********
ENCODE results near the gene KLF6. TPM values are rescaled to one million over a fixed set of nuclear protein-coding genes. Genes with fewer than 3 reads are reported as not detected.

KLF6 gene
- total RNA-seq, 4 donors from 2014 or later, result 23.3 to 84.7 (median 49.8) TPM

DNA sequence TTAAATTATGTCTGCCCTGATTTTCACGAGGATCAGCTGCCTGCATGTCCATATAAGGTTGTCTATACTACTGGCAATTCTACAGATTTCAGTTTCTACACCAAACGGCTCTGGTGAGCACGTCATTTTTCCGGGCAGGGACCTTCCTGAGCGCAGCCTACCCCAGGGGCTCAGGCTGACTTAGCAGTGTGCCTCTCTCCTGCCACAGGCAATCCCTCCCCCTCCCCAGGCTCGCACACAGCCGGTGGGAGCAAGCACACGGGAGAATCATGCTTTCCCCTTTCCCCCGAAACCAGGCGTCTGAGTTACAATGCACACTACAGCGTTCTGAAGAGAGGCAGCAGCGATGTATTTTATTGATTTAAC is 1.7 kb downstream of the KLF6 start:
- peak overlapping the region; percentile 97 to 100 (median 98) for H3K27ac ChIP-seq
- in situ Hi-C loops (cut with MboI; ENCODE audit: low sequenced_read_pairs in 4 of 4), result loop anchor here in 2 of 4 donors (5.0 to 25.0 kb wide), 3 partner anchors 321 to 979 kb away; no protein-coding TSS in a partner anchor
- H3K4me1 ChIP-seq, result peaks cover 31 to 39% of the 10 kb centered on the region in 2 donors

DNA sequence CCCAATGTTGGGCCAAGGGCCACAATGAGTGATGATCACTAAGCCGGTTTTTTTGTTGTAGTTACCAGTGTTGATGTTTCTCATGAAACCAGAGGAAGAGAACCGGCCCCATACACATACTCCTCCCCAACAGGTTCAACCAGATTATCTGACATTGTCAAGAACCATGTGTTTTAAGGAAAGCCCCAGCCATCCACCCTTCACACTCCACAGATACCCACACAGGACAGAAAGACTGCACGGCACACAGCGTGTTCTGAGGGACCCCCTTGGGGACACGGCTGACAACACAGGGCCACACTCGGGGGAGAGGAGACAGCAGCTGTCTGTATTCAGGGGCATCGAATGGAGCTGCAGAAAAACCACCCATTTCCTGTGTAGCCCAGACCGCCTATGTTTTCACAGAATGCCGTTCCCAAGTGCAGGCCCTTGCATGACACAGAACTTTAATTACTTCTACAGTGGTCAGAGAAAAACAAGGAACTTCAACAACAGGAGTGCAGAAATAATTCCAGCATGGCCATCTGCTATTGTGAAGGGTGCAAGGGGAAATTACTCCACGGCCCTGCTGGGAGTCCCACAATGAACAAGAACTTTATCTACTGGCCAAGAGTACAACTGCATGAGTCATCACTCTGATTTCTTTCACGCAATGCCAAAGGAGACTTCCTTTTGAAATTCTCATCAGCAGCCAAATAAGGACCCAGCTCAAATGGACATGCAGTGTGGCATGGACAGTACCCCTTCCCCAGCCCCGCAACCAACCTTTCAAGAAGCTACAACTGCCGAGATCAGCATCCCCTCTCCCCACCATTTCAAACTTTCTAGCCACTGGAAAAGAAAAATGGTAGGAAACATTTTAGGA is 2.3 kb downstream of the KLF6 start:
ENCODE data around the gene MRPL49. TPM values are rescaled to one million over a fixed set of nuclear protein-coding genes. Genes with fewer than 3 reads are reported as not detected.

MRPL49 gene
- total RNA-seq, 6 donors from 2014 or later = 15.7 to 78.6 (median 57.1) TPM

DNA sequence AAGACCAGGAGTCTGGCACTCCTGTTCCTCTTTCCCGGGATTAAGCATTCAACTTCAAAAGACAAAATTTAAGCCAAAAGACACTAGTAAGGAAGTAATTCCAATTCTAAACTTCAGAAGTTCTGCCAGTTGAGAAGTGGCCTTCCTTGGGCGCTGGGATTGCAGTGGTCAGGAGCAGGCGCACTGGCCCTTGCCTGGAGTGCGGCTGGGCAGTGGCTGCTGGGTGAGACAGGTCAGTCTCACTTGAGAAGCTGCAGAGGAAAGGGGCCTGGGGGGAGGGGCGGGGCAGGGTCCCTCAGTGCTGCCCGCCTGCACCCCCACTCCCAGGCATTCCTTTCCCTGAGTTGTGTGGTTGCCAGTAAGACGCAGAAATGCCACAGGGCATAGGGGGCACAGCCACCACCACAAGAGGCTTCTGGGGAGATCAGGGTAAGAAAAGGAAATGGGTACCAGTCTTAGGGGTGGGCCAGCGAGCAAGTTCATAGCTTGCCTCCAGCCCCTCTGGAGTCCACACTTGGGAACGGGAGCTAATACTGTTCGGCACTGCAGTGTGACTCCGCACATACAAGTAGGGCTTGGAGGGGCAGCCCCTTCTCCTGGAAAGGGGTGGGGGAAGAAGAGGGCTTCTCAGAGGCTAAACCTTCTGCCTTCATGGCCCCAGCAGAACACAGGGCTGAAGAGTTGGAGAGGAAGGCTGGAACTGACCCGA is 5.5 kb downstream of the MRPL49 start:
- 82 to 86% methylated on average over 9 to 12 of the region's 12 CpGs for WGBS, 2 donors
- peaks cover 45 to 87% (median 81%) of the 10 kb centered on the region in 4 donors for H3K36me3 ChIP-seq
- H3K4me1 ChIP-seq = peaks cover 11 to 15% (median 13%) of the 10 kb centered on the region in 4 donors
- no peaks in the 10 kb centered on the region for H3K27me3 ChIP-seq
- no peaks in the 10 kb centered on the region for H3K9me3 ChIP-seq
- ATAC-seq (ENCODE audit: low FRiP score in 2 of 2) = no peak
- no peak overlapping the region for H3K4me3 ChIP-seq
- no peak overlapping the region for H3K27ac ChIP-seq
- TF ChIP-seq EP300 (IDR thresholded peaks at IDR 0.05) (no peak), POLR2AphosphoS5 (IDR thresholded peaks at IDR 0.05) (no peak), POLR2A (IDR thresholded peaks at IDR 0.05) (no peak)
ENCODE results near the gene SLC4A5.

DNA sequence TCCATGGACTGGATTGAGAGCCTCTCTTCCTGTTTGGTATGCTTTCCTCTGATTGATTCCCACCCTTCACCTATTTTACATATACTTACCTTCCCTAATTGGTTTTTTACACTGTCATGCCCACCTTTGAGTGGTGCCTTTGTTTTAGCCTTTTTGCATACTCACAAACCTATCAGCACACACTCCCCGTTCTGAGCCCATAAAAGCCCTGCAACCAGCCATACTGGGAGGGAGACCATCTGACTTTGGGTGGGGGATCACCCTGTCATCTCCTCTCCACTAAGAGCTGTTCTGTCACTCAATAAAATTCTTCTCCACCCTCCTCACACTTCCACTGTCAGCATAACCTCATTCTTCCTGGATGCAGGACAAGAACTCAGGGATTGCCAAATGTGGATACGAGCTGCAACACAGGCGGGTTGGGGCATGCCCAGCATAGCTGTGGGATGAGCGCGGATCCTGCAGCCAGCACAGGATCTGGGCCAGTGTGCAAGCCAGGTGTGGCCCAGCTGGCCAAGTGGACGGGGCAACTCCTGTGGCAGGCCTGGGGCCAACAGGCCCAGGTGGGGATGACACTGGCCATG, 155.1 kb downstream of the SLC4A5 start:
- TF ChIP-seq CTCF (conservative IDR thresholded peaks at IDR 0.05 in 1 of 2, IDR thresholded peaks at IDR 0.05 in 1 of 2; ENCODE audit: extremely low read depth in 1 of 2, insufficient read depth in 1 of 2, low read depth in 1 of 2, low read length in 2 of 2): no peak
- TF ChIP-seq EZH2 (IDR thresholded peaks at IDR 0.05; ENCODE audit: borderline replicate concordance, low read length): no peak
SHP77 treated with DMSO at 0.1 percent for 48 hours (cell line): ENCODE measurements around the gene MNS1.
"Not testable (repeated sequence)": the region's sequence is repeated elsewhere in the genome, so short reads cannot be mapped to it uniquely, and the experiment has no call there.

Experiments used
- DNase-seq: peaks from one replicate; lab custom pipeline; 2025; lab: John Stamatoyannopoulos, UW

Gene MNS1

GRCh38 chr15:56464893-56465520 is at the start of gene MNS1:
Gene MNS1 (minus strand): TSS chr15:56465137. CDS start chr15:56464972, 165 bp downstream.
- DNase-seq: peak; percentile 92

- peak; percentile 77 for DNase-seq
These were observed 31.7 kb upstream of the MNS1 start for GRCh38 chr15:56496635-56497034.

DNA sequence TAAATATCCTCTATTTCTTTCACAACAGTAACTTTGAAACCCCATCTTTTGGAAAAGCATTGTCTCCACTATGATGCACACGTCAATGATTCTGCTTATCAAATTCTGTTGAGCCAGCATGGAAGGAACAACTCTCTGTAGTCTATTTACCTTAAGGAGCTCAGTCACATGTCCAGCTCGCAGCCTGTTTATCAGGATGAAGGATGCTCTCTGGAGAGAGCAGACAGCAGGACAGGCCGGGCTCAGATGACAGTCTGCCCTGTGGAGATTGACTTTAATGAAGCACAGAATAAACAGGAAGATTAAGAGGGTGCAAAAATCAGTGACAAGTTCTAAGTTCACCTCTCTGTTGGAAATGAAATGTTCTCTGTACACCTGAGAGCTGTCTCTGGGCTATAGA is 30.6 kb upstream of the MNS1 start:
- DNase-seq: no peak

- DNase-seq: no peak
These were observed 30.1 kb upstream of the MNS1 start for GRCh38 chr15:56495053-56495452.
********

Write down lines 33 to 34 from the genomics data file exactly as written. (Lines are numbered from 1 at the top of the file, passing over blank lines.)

- DNase-seq: peak; percentile 92

- peak; percentile 77 for DNase-seq